Performance of value-type vs reference-type enumerators
In a previous article I focused on
Enumerable.Empty() as it’s the simplest possible implementation of
IEnumerable. I used my own version of the code that is easier to understand, compared to the one currently found in LINQ.
A recent merge request in the dotnet/corefx repository changes it to something very close to my version. The difference is that they use a singleton of a reference-type that implements both
IEnumerator. This is only possible because
Empty<T> is immutable but very interesting.
Given that, previously all the enumerators in the BCL were value-types for performance reasons, I was curious about this change.
Looking into this, I realised there are many possible implementations of
Enumerable.Empty<T> and decided to benchmark the several versions I could come up with.
EmptyEnumerableStruct<T> is the minimal implementation that can be used in a
foreach as it uses ‘duck typing’.
It doesn’t have a
Dispose() method so a
finally block will not be used by the
It’s a value-type so, when used directly in a
foreach, no boxing will happen and all method calls will be direct (no virtual calls). It cannot be cast to
IEnumerable<T> as it doesn’t implement it.
EmptyEnumerableDisposableStruct<T> is a value-type and implements both
IEnumerator<T>. This forces also the implementation of
foreach use a
finally block just to call an empty
foreach will use the public methods which returns the types explicitly (not interfaces) so that no boxing or virtual calls will happen. If casted to
IEnumerable<T>, the explicit implementations will be used instead, where it will be boxed and method calls will be virtual. In either cases, the methods will return copies of the instances.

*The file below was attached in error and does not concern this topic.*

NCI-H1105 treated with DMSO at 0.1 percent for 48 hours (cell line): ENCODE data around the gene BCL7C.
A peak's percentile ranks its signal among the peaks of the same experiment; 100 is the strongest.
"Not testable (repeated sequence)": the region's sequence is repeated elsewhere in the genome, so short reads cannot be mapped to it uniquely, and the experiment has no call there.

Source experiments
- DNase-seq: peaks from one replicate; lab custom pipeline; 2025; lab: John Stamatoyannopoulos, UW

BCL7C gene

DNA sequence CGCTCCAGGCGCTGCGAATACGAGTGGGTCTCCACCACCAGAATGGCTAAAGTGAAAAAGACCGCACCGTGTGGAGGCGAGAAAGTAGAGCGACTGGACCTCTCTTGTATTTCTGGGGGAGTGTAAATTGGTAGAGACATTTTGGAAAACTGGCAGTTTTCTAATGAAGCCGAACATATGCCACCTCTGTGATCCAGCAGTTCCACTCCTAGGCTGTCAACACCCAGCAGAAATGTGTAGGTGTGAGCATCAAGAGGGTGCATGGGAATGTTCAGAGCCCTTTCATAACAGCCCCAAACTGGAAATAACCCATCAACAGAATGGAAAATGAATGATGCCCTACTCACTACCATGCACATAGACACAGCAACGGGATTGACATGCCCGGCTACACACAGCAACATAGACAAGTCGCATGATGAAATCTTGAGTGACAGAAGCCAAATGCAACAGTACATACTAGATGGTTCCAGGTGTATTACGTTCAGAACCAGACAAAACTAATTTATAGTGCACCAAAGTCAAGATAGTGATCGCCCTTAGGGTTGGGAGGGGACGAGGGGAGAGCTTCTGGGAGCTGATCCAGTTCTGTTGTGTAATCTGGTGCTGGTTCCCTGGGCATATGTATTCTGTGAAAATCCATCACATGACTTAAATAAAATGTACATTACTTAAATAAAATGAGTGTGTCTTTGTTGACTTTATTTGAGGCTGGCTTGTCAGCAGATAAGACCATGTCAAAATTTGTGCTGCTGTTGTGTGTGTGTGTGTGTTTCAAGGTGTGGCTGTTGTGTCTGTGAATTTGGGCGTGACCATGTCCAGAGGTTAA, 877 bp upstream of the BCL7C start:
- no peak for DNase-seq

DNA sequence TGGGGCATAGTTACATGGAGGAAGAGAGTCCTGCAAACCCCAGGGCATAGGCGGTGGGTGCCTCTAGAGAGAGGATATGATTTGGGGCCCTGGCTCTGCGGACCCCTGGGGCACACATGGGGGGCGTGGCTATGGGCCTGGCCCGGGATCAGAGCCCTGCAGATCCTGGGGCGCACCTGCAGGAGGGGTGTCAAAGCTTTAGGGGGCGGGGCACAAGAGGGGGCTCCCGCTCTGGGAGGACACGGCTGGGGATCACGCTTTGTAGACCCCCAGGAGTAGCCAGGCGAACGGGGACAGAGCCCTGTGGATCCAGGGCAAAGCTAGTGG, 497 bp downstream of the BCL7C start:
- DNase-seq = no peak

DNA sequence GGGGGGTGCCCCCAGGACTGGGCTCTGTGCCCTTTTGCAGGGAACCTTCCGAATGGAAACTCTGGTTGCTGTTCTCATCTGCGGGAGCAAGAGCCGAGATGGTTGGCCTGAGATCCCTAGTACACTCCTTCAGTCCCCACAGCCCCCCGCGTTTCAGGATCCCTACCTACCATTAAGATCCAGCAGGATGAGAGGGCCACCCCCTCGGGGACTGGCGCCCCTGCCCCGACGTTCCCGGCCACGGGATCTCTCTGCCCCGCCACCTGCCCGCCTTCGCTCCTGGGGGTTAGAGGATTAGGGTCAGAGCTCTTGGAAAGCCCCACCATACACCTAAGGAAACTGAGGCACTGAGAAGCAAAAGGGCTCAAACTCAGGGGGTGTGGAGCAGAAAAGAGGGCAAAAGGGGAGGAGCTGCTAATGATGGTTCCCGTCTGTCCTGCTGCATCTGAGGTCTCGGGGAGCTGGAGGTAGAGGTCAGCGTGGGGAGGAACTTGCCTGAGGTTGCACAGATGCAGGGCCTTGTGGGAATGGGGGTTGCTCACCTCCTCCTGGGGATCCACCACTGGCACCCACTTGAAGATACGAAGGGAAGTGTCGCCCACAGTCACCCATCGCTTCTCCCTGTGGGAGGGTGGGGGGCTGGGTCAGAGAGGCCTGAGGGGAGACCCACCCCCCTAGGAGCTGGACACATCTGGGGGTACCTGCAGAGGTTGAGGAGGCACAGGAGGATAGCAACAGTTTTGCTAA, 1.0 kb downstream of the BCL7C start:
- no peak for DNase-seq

This is a version very close to the one found in the ‘master’ branch of ‘dotnet/corefx’ repository. It’s implemented here as it’s not yet released.
EmptyEnumerableClass<T> is a reference-type that implements
It implements a singleton pattern so that only one instance of the class is created per each type
T used. All method calls return a reference to this instance.
This is a reference-type that implements both
IEnumerator<T>. It differs from the previous implementation in that, it’s not fully optimised to this scenario and
MoveNext() doesn’t simply return
Uses the enumerator returned by an empty
List<T>(), currently available in .NET Core, which is a value-type. Also benchmarked is when casted to
IEnumerable<T>, boxing the enumerator.
Uses the enumerator returned by an empty
Array<T>(), currently available in .NET Core, which is a reference-type. Also benchmarked is when casted to
IEnumerable<T> (Althought it doesn’t cause a ‘boxing’, the performance is difference for reasons that I don’t know at this moment).
I created a benchmark using BenchmarkDotNet containing all these implementations and here we have the results:
- Having the
finallyblock makes no difference.
EmptyDisposableStruct<T>, that is a value-type, is 33x times faster than the
EmptyClass(the new LINQ version) but 2x slower when casted to
- Two instances of
EmptyDisposableStruct<T>are boxed into the heap (2 x 24B) when casted to
EmptyClass(the new LINQ version) uses references to instances previously allocated on the heap so there are no heap allocations during the benchmark method.
LinqEmpty(the current LINQ implementation) is based on
EmptyBoxedArrayso they have the same performance.
EmptyClass(the new LINQ version) is 30% faster than
LinqEmpty(the current LINQ implementation).
- The slowest is
EmptyDisposableStruct is much faster than
EmptyClass (the new LINQ version), the result of
Enumerable.Empty<T>() is usually returned by methods that output
IEnumerable<T>. This results in all value-typed implementation to end up ‘boxed’. There’s no much use for explicitly
Enumerable.Empty<T>(). The use of a reference-typed singleton seems to be a great call by the .NET team.
I hope you enjoyed this journey as much as I did. It’s not just for
Enumerable.Empty<T>(). These little tricks can be used in many other places but, always measure…